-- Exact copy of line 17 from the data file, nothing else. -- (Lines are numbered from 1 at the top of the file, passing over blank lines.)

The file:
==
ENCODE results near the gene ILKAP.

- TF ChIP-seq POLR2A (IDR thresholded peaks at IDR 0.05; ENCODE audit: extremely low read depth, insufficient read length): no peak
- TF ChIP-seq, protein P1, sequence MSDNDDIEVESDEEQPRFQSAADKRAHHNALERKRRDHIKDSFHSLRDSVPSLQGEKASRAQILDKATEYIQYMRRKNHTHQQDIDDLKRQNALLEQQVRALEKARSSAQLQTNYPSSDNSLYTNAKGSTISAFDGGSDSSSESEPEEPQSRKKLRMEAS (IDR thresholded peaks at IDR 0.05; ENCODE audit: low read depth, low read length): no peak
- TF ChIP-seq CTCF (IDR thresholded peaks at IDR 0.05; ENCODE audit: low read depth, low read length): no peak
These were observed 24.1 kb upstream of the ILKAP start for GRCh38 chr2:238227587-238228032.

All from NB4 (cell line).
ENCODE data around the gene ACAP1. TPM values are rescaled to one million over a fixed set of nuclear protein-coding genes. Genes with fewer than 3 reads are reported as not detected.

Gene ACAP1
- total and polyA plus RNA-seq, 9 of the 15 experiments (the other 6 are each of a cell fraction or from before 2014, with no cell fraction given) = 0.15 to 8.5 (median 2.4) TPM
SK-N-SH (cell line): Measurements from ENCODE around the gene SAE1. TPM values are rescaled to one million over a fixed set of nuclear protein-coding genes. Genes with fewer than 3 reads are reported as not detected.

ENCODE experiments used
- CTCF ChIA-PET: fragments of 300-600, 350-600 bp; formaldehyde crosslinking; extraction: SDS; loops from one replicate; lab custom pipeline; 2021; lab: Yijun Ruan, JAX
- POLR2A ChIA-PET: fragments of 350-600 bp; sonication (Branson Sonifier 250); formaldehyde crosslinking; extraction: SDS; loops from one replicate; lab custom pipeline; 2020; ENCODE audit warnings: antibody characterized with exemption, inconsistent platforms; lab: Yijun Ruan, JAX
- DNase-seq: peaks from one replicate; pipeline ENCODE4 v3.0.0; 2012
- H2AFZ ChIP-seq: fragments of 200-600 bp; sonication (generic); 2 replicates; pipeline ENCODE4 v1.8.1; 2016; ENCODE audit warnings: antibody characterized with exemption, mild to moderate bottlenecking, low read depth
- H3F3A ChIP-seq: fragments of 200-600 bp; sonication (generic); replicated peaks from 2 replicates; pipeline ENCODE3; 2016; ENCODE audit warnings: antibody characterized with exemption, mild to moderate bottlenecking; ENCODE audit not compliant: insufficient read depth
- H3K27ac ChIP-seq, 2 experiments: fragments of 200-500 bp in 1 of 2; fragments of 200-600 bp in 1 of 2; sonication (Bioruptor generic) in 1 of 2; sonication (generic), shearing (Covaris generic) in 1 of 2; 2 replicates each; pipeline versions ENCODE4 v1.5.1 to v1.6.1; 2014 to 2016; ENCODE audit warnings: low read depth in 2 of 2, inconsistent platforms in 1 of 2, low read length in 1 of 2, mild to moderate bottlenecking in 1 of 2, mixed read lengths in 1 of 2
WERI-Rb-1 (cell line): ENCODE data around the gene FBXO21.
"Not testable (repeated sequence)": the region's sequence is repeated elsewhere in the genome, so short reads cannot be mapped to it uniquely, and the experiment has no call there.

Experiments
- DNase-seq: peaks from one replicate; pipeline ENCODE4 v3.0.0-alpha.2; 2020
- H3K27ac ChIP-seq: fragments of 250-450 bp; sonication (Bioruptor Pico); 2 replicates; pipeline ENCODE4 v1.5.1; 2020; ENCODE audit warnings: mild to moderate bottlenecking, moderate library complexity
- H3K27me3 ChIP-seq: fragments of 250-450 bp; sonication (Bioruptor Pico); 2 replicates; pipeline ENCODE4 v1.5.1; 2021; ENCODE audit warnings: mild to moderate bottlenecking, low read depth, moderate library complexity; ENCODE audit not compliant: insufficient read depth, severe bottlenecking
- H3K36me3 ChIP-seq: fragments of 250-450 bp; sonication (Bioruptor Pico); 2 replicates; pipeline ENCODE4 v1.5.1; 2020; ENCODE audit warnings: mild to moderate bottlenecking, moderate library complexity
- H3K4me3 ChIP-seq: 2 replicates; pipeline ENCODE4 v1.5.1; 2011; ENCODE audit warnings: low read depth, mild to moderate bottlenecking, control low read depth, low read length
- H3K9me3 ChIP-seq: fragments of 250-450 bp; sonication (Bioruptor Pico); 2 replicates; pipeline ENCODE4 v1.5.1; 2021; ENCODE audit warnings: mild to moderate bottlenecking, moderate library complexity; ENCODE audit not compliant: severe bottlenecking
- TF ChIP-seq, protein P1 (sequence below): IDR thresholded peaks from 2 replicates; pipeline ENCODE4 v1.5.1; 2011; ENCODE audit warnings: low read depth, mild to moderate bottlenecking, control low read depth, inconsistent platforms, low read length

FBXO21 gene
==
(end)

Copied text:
- H3K27ac ChIP-seq, 2 experiments: fragments of 200-500 bp in 1 of 2; fragments of 200-600 bp in 1 of 2; sonication (Bioruptor generic) in 1 of 2; sonication (generic), shearing (Covaris generic) in 1 of 2; 2 replicates each; pipeline versions ENCODE4 v1.5.1 to v1.6.1; 2014 to 2016; ENCODE audit warnings: low read depth in 2 of 2, inconsistent platforms in 1 of 2, low read length in 1 of 2, mild to moderate bottlenecking in 1 of 2, mixed read lengths in 1 of 2